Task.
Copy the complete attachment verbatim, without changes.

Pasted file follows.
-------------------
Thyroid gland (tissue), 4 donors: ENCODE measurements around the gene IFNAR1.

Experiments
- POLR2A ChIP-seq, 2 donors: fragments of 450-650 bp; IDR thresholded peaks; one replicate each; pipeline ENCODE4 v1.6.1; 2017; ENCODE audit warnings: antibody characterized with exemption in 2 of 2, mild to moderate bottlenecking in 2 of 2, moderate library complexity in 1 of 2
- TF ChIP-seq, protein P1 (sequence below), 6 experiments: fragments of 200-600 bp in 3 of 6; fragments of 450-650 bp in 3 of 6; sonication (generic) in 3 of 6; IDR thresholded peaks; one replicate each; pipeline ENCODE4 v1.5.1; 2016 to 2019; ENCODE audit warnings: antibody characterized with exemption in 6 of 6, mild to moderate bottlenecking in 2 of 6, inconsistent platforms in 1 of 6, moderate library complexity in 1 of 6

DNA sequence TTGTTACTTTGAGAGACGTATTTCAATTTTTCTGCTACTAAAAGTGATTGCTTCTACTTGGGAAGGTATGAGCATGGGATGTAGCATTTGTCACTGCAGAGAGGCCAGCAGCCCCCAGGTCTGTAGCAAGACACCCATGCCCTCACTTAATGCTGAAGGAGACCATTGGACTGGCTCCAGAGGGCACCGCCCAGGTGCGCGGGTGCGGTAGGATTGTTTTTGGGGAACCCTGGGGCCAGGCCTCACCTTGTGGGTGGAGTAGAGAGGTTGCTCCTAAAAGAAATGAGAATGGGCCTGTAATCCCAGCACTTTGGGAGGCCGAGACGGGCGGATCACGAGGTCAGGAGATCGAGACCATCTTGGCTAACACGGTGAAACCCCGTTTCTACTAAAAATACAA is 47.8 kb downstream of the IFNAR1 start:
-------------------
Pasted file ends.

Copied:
Thyroid gland (tissue), 4 donors: ENCODE measurements around the gene IFNAR1.

Experiments
- POLR2A ChIP-seq, 2 donors: fragments of 450-650 bp; IDR thresholded peaks; one replicate each; pipeline ENCODE4 v1.6.1; 2017; ENCODE audit warnings: antibody characterized with exemption in 2 of 2, mild to moderate bottlenecking in 2 of 2, moderate library complexity in 1 of 2
- TF ChIP-seq, protein P1 (sequence below), 6 experiments: fragments of 200-600 bp in 3 of 6; fragments of 450-650 bp in 3 of 6; sonication (generic) in 3 of 6; IDR thresholded peaks; one replicate each; pipeline ENCODE4 v1.5.1; 2016 to 2019; ENCODE audit warnings: antibody characterized with exemption in 6 of 6, mild to moderate bottlenecking in 2 of 6, inconsistent platforms in 1 of 6, moderate library complexity in 1 of 6

DNA sequence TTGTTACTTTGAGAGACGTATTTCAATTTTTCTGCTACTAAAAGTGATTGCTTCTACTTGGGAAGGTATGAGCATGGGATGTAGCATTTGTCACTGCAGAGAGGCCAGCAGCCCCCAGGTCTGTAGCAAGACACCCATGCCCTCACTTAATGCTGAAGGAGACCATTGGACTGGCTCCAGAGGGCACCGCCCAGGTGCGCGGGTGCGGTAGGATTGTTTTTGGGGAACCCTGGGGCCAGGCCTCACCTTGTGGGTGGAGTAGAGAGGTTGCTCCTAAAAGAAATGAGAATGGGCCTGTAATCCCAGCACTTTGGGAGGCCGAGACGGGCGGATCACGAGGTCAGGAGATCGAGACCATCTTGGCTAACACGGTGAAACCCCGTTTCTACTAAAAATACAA is 47.8 kb downstream of the IFNAR1 start: